Assessment of Streamflow and Water Quality in the Upper Yampa River Basin, Colorado, 1992–2018

Scientific Investigations Report 2021-5016
Prepared in cooperation with Upper Yampa River Watershed Group, Upper Yampa Water Conservancy District, Colorado Water Conservation Board, Yampa-White-Green Basin Roundtable, Mount Werner Water and Sanitation District, Routt County, Colorado, and the city of Steamboat Springs, Colorado
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  • Document: Report (4.17 MB pdf)
  • Data Release: USGS data release— Input and output data from streamflow and water-quality regression models used to characterize streamflow and water-quality conditions in the Upper Yampa River Basin, Colorado, from 1992-2018
  • Download citation as: RIS | Dublin Core

Abstract

The Upper Yampa River Basin drains approximately 2,100 square miles west of the Continental Divide in north-western Colorado. There is a growing need to understand potential changes in the quantity and quality of water resources as the basin is undergoing increasing land and water development to support growing municipal, industrial, and recreational needs. The U.S. Geological Survey, in cooperation with stakeholders in the Upper Yampa River Basin water community, began a study to characterize and identify changes in streamflow and selected water-quality constituents, including  suspended sediment, Kjeldahl nitrogen, total nitrogen, total phosphorus, and orthophosphate, in the basin. This study used streamflow and water-quality data from selected U.S. Geological Survey sites to provide a better understanding of how major factors, including land use, climate change, and geological features, may influence streamflow and water quality.

Analysis of long-term (1910–2018) and short-term (1992–2018) records of streamflow at main-stem Yampa River and tributary sites indicate downward trends in one or more streamflow statistics, including 1-day maximum, mean, and 7-day minimum. Long-term downward trends in daily mean streamflow in April (22 percent overall) at Yampa River at Steamboat Springs, Colorado, correspond to observed changes in streamflow documented across western North America and the Colorado River Basin that are predominately associated with changes in snowmelt runoff and temperatures. During the short-term period of analysis, decreases in streamflow at main-stem Yampa River and some tributary sites are likely related to changes in consumptive use and reservoir management or, at sites with no upstream flow impoundments, changes in irrigation diversions and climate.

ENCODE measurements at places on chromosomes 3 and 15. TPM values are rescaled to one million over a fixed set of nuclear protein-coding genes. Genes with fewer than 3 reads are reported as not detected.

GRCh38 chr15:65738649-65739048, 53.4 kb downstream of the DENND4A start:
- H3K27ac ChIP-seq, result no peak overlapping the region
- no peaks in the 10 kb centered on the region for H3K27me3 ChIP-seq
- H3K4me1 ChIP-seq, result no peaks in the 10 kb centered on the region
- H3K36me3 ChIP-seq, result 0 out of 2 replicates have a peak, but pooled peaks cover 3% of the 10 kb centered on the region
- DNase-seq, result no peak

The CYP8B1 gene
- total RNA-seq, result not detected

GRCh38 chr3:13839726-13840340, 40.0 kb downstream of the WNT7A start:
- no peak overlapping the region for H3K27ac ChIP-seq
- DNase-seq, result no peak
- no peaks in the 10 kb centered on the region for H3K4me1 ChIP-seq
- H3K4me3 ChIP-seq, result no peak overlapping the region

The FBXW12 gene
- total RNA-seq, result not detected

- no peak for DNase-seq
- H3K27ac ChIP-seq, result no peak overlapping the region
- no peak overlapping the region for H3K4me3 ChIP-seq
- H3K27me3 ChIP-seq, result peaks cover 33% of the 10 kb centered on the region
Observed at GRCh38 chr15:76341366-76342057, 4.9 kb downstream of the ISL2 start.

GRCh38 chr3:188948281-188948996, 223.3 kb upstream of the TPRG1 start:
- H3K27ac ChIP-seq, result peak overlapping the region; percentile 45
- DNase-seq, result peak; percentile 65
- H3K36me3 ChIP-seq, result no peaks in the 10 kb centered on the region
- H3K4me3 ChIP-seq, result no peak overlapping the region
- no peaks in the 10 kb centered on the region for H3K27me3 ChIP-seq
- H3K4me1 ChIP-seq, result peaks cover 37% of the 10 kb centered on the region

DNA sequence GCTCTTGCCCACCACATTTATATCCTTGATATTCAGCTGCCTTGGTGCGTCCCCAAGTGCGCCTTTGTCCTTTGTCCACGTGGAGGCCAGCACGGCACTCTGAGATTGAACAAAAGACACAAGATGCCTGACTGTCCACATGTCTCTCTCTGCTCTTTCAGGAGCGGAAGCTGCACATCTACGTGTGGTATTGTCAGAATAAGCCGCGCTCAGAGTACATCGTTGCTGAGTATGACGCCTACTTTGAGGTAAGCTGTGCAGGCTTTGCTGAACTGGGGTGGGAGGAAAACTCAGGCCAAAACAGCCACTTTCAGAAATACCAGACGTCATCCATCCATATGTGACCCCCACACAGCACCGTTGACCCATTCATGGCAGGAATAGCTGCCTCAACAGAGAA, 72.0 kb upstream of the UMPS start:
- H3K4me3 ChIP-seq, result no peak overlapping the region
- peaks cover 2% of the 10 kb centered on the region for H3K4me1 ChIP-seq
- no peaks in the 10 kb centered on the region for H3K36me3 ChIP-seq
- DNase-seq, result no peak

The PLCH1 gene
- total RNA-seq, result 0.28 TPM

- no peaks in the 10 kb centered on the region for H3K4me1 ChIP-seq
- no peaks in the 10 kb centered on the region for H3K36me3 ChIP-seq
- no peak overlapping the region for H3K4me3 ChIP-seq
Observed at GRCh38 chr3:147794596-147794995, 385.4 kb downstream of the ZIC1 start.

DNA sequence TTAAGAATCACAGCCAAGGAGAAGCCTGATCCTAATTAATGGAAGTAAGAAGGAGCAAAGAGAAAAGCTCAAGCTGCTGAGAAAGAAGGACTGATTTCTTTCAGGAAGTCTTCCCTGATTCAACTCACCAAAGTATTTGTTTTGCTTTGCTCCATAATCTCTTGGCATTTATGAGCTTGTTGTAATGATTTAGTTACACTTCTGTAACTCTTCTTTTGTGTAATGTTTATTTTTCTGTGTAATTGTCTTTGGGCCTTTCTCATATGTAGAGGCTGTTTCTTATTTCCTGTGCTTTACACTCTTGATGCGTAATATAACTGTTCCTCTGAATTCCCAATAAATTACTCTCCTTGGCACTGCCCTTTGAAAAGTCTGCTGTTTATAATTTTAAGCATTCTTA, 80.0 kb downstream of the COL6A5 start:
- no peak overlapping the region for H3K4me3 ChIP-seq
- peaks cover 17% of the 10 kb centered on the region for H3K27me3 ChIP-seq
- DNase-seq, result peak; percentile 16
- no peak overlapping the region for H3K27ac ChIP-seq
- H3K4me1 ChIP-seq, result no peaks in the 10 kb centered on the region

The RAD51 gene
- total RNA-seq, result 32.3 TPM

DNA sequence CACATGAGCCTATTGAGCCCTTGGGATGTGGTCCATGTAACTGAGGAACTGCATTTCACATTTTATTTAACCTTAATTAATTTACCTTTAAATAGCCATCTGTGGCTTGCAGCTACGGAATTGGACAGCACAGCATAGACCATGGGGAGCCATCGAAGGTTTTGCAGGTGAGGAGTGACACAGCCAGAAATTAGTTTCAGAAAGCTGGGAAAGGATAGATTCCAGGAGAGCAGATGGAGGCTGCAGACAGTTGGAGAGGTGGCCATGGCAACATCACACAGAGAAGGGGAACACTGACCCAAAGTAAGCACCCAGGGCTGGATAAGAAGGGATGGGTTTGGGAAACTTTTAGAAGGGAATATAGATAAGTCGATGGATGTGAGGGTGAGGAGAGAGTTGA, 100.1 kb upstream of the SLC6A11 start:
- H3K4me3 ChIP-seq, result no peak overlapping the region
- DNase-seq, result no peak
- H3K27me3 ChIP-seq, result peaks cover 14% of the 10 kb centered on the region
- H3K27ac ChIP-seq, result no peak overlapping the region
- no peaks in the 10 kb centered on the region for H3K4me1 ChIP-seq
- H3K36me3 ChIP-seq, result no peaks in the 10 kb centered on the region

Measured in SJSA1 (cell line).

Concentrations of water-quality constituents were typically highest in spring (March, April, and May) during the early snowmelt runoff period as material that is washed off the land surface drains into streams. Highest concentrations occurred slightly later, in May, June, and July, at Yampa River above Stagecoach Reservoir, Colo., and slightly earlier, in February and March at Yampa River at Milner, Colo., indicating that these sites may have different or additional sources of phosphorus from upstream inputs. Yampa River at Milner, Colo., and Yampa River above Elkhead Creek, Colo., had the highest net yields of suspended sediment, Kjeldahl nitrogen, and total phosphorus, and are likely influenced by land use and erosion as the basins of both of these sites are underlain by highly erodible Cretaceous shales.

Upward trends in estimated Kjeldahl nitrogen and total phosphorus concentrations and loads were found at Yampa River at Steamboat Springs, Colo. From 1999 to 2018, the Kjeldahl nitrogen concentration increased by 10 percent or 0.035 milligram per liter, and load increased by 22 percent or 26 tons. Total phosphorus concentration increased by 20 percent or 0.0081 milligram per liter, and loads increased by 41 percent or 6.2 tons. Decreases in streamflow and changes in land use may contribute to these trends.

During multiple summer sampling events at Stagecoach Reservoir, the physical and chemical factors indicated conditions conducive to cyanobacterial blooms, including surface-water temperatures greater than 20 degrees Celsius and total phosphorus and total nitrogen concentrations in exceedance of Colorado Department of Public Health and Environment interim concentrations for water-quality standards. Local geological features (predominately sandstones and shales) and additional inputs from upstream land use likely contribute to the elevated nutrient conditions in Stagecoach Reservoir.

Suggested Citation

Day, N.K., 2021, Assessment of streamflow and water quality in the Upper Yampa River Basin, Colorado, 1992–2018: U.S. Geological Survey Scientific Investigations Report 2021–5016, 45 p., https://doi.org/10.3133/sir20215016.

ISSN: 2328-0328 (online)

ISSN: 2328-031X (print)

Study Area

Publication type Report
Publication Subtype USGS Numbered Series
Title Assessment of streamflow and water quality in the Upper Yampa River Basin, Colorado, 1992–2018
Series title Scientific Investigations Report
Series number 2021-5016
ISBN 978-1-4113-4402-0
DOI 10.3133/sir20215016
Year Published 2021
Language English
Publisher U.S. Geological Survey
Publisher location Reston, VA
Contributing office(s) Colorado Water Science Center
Description Report: vii, 45 p.; Data Release
Country United States
State Colorado
Other Geospatial Upper Yampa River Basin
Online Only (Y/N) N
Google Analytic Metrics Metrics page
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